Capitalize refers to an accounting method that allows companies to spread out the cost of new assets by deducting them as expenses over the long term (more than one year) without negatively impacting their revenues.
This is beneficial to new companies who need to acquire a lot of assets upfront but want to deduct the overall cost of those assets over time and spread out the cost since you will presumably be using said asset for more than a year.
There are some watch-outs though. You can’t capitalize your regular operating expenses. Doing so makes it look like you’re a much more profitable than you actually are due to an artificial boost in cash flow. Usually companies who engage in deceptive practices like this are found out and it doesn’t work out well for them, so it’s not a smart idea to try it.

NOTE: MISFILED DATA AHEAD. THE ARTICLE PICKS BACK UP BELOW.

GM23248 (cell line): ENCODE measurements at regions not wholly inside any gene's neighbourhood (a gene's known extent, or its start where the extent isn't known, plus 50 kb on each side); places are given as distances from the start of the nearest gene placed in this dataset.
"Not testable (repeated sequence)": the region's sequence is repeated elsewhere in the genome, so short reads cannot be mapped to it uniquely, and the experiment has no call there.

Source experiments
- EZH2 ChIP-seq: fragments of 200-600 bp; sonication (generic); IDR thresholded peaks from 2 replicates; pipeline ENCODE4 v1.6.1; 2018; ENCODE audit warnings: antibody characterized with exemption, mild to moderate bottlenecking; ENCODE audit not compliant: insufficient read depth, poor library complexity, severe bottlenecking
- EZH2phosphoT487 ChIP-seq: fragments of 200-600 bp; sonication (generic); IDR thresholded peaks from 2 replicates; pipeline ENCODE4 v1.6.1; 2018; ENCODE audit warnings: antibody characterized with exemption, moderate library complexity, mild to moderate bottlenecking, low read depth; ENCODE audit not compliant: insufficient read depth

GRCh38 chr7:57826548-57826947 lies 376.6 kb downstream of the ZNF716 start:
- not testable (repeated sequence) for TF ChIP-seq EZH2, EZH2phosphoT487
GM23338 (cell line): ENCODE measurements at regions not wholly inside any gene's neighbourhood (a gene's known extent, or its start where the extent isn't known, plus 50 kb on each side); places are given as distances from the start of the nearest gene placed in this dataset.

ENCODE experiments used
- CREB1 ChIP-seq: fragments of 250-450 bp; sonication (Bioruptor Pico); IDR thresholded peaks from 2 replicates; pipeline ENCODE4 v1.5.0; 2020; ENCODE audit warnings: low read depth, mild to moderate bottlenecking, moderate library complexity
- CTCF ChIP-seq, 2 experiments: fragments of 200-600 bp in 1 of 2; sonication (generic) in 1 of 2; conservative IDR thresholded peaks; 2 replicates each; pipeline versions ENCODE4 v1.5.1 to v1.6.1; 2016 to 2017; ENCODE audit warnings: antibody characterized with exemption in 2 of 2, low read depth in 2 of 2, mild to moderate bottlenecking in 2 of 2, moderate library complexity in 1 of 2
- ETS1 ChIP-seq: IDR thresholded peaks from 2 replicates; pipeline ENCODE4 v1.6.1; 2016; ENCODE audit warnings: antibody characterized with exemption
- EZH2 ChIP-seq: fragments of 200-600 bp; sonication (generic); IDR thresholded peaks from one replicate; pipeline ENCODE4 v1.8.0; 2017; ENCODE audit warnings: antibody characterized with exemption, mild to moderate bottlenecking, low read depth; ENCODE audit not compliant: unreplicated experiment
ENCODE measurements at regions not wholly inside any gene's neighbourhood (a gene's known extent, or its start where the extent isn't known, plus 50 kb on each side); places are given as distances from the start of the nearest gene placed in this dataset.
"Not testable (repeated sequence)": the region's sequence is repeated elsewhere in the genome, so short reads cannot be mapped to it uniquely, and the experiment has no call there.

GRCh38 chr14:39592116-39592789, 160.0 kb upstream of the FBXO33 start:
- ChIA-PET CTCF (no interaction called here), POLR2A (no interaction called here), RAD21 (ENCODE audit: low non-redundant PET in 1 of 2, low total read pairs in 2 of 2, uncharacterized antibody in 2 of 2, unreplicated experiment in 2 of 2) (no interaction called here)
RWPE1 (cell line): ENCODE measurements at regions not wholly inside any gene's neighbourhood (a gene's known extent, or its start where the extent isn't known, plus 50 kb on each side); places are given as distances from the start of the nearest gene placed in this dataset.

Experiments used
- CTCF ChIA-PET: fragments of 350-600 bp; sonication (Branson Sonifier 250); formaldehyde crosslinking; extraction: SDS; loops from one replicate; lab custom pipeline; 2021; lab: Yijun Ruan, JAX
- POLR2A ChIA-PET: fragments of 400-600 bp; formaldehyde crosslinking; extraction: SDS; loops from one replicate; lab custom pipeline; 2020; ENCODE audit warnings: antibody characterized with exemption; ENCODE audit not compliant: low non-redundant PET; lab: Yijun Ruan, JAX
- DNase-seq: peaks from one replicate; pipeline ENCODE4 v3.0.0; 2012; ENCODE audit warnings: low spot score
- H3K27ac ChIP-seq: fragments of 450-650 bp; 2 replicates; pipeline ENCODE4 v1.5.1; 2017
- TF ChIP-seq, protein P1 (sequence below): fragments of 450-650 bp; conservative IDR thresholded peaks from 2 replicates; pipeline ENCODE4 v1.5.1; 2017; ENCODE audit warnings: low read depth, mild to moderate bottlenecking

Usually, you match your revenues and your expenses to the period when they occurred based on the matching principle of accounting. It makes sense that you buy a ream of paper and use that ream within the same period, that’s an expense. But when it comes to larger company assets like a computer or a car, things get a little more complicated because you’re not going to use the computer or car for just one period. Ideally, the machine is going to aid you in making money for a long while. So instead of immediately writing off the whole cost of what you paid for the computer or the car when it was purchased as an expense, you can write off the cost for as long as you’re using it. Usually items that cost a certain amount are considered a capitalized asset, but it can vary from company to company depending on what you do.
Provided I don’t wreck it, this new car will be a great capitalized asset for years to come.